Helping women touched by cancer become mothers.
Your Fertility Now

A woman’s age is the primary factor affecting her fertility, although health and lifestyle choices can impact her ability to reproduce as well. You see, a woman is born with all the eggs she will ever have, about one to two million immature eggs, or follicles, in her ovaries. Throughout her life, the vast majority of follicles will die through a process known as atresia. Atresia begins at birth and continues throughout the course of the woman’s reproductive life.

When a woman reaches puberty and starts to menstruate, only about 400,000 follicles remain. With each menstrual cycle, 1,000 additional follicles are lost and only one lucky little follicle will actually mature into an ovum (egg), which is released into the fallopian tube, kicking off ovulation. That means that of the one to two million follicles, only about 400 will ever mature. By menopause, there are little to no follicles remaining.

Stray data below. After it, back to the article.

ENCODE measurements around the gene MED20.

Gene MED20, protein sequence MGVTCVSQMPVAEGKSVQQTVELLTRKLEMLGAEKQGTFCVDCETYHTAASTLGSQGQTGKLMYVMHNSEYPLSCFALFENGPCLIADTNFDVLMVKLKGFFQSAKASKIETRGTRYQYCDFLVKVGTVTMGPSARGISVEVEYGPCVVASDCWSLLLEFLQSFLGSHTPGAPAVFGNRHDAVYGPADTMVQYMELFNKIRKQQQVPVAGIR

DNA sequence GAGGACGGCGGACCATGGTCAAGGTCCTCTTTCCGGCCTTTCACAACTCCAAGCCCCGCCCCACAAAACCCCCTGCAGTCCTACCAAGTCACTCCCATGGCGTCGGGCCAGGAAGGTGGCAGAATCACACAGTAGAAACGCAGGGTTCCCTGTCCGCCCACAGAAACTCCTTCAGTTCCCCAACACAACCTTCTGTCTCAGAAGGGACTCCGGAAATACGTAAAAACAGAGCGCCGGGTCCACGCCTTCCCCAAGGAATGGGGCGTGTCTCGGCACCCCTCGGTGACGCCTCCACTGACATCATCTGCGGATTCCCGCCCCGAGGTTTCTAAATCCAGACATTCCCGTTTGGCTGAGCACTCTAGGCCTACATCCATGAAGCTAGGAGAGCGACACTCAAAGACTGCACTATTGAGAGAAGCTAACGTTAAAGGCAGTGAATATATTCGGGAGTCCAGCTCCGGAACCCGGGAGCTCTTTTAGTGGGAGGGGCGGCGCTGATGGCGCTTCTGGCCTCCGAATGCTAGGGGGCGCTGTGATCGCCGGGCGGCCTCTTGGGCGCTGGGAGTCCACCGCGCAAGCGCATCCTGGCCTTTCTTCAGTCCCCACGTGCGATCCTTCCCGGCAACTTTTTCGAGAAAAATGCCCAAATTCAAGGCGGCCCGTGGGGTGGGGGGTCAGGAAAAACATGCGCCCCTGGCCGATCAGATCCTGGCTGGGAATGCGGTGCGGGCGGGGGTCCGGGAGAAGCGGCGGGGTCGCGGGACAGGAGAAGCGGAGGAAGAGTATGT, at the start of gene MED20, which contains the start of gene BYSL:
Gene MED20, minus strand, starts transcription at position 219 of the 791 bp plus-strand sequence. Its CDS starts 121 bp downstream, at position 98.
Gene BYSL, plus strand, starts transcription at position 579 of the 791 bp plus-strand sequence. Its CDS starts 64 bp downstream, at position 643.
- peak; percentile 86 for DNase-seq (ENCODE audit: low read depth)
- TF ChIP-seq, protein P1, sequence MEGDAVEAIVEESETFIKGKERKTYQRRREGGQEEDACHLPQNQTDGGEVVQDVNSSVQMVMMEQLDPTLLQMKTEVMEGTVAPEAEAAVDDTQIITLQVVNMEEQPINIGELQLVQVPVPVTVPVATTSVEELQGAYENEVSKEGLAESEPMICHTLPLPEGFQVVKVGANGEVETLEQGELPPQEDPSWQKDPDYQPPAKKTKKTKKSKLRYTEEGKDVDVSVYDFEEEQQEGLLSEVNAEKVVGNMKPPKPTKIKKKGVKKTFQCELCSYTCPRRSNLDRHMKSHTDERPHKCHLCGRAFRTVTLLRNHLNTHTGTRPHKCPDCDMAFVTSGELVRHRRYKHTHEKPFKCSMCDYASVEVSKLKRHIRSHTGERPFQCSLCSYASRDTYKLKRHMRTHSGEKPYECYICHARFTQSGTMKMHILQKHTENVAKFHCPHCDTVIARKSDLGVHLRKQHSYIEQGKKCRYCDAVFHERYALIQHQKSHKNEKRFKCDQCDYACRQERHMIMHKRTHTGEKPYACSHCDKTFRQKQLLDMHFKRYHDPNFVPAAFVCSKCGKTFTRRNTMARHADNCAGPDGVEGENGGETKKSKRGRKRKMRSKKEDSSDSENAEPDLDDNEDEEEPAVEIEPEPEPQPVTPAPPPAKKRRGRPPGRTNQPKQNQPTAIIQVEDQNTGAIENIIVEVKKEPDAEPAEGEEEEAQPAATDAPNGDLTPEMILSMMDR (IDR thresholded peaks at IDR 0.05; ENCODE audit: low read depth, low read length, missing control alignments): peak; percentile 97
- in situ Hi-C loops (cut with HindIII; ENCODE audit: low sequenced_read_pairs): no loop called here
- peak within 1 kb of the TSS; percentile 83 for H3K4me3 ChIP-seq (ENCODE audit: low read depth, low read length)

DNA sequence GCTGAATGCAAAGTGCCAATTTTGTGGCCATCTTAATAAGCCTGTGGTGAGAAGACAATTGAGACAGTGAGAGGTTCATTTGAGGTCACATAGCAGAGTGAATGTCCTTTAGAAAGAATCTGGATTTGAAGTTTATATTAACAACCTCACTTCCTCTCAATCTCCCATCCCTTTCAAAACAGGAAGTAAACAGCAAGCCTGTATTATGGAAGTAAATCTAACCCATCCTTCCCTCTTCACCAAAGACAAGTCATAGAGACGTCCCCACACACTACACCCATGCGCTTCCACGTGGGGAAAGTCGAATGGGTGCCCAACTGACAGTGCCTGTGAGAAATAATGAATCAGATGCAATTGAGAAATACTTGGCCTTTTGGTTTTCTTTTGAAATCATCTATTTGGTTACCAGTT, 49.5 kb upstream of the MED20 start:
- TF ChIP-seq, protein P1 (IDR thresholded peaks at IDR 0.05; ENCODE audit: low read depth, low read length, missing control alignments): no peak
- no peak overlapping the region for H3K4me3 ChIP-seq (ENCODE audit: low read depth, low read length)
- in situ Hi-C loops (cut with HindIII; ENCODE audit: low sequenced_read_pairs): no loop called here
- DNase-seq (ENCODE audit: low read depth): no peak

What does this mean for your fertility?

You are more fertile the younger you are. The probability of having a baby decreases by 3-5% per year at the age of 30 and at a much faster rate at 40. In addition to Atresia as a woman ages, her eggs also age, impairing egg quality and increasing her risk for miscarriages or chromosomal abnormalities.

This information can present a scary reality for women who have not yet finished or begun having children and are suddenly faced with a cancer diagnosis! You don’t have to give up your dreams of becoming a biological mother. The first, most important step is learning how fertile you are today to determine what fertility preservation option is right for you.

With a simple blood test at a Reproductive Endocrinologist’s office, fertility specialists can assess your level of fertility by measuring your hormones. If you are diagnosed with cancer, we have a fertility specialist in our network that will assess your fertility complimentary.

Data Provided by the Southern California Reproductive Center (